Peak usage data: 

The 'Download graph data' option downloads a file named downloadGraphView (y).xls wherein the 'y' is used if there are subsequent downloads.  These files have a header and 35 days of data.  If prior data is needed, simply select an earlier month. Typically the data will look like this (two months illustrated):

(Note: Windows 10 identifies these files "The file format and extension of 'downloadGraphView (2).xls' don't match. The file could be corrupted or unsafe. Unless you trust its source, don't open it. Do you want to open it anyway?".  Seems that the actual format is not .xls, but Excel loads the files.

APS Web 9

 

The values for the billing date range, July 25 to August 23 in this example, need to be added.  This can be done with the spreadsheet program or manually.  In this example the sum is 711.5 kWh. This is not straight forward since the values shown are actually text and Excel can not directly add them.  Use the =value(cell) function in another column to convert the text to actual values.  Now that the actual solar production is known, the below  chart shows the relationship of these values.

Cald 11

The calculation of Home useage is (Solar Production) + (Purchased from APS) - (Sold or net metered to APS).

Phoenix Solar Requirements- 2019

The City of Phoenix as adopted an Citywide Interpretation concerning New Solar PV Live Loads on Existing Building Roof Structures.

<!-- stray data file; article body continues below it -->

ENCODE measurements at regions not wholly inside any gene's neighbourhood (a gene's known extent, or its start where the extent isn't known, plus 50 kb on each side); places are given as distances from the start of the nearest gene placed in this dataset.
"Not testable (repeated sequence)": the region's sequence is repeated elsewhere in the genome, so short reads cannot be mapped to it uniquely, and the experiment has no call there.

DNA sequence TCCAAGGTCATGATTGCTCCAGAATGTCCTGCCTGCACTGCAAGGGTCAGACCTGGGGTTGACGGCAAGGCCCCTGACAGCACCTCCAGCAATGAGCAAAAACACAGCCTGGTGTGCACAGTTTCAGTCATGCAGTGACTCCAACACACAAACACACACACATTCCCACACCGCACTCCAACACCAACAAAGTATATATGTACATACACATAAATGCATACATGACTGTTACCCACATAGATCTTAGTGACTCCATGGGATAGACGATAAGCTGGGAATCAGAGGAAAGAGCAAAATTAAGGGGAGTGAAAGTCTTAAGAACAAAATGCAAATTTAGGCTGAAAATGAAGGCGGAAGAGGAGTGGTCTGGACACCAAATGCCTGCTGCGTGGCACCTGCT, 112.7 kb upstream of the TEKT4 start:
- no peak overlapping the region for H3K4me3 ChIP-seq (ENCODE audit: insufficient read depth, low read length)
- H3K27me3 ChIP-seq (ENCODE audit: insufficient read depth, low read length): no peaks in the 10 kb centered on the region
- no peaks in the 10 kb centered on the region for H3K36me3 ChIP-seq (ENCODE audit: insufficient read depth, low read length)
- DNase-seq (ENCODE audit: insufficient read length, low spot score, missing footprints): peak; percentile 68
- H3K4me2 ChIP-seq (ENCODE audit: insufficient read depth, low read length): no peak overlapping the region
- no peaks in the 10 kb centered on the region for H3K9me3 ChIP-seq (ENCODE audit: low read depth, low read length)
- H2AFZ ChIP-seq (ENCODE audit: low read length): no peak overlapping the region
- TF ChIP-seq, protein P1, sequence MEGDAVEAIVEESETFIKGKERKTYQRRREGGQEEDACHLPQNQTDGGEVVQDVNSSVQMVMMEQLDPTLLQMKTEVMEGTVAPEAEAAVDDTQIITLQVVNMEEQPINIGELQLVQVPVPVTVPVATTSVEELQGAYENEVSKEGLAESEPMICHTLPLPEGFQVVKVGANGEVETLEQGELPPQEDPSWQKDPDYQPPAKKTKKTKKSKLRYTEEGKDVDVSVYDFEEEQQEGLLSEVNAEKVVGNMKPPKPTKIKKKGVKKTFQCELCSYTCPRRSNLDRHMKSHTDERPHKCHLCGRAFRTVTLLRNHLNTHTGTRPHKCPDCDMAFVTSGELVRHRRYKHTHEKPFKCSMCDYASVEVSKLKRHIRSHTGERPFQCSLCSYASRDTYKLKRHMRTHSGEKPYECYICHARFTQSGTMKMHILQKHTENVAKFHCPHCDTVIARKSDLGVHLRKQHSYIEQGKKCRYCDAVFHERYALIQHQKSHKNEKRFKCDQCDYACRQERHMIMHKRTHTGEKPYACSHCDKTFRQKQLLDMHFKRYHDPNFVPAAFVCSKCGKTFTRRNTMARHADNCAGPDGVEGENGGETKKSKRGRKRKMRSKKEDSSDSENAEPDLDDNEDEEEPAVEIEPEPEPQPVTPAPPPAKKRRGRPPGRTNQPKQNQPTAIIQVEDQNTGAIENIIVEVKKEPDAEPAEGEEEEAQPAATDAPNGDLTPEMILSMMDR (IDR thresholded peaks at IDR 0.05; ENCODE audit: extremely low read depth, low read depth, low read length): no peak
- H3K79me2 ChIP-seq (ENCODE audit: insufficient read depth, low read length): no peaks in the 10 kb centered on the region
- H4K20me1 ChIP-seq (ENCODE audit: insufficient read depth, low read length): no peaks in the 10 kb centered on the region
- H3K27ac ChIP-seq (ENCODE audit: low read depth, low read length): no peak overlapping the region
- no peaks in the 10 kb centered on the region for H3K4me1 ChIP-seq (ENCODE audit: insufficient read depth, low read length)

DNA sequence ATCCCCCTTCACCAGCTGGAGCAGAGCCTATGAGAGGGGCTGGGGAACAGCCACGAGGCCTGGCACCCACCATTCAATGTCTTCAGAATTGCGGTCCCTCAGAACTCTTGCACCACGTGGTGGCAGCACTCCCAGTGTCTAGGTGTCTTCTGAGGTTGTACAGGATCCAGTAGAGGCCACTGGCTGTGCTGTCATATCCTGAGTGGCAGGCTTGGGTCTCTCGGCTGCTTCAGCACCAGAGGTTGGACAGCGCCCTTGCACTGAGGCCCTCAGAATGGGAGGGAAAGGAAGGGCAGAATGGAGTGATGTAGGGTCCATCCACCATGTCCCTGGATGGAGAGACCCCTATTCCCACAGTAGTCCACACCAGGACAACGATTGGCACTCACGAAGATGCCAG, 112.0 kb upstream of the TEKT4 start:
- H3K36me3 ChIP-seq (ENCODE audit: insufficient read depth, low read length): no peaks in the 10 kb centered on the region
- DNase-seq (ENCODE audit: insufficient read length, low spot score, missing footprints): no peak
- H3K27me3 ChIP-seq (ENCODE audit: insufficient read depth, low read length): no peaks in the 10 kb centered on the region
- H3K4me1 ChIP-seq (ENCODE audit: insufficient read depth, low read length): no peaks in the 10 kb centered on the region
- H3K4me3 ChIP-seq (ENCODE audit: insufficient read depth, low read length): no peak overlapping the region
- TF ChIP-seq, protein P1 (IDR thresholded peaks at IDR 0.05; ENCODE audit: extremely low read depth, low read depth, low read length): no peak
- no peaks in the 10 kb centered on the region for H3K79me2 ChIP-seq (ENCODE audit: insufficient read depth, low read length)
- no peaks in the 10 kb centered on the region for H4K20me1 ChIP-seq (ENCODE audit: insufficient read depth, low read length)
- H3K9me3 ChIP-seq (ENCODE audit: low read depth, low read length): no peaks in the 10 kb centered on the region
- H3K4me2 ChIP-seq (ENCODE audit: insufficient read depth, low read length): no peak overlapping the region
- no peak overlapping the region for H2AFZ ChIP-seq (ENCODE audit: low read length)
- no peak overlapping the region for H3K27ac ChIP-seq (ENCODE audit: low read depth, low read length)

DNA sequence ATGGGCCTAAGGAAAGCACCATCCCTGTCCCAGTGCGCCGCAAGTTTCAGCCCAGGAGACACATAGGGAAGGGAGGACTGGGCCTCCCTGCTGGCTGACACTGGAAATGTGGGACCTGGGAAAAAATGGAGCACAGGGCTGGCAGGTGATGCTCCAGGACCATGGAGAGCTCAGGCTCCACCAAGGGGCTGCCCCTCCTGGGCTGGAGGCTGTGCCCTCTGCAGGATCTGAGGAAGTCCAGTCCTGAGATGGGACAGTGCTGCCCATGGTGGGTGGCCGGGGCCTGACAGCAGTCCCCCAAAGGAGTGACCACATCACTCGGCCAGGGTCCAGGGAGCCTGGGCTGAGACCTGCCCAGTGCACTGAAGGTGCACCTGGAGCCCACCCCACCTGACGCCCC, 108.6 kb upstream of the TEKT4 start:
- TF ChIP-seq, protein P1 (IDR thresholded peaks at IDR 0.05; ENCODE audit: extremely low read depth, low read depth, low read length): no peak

The sub-title is: Adding a new solar Photovoltaic (PV) panel system to an existing building's roof structure where the existing building is not undergoing a change of occupancy.


Basically an interpretation of the 2018 IEBC 303, 502.4, 503.3, 806.2 code. Designers of PV systems ahould review the Interpretation at:

https://www.phoenix.gov/pddsite/Documents/TRT/dsd_trt_pdf_00844.pdf

There is also Interpretation covering Solar Panel Connections:

https://www.phoenix.gov/pddsite/Documents/TRT/dsd_trt_pdf_00702.pdf

About

  • Welcome to the Arizona Solar Center

     This is your source for solar and renewable energy information in Arizona. Explore various technologies, including photovoltaics, solar water heating, solar architecture, solar cooking and wind power. Keep up to date on the latest industry news. Follow relevant lectures, expositions and tours. Whether you are a homeowner looking to become more energy efficient, a student learning the science behind the technologies or an industry professional, you will find valuable information here.
  • About The Arizona Solar Center

    About The Arizona Solar Center Arizona Solar Center Mission- The mission of the Arizona Solar Center is to enhance the utilization of renewable energy, educate Arizona's residents on solar technology developments, support commerce and industry in the development of solar and other sustainable technologies and coordinate these efforts throughout the state of Arizona. About the Arizona Solar Center- The Arizona Solar Center (AzSC) provides a broad-based understanding of solar energy, especially as it pertains to Arizona. Registered Read More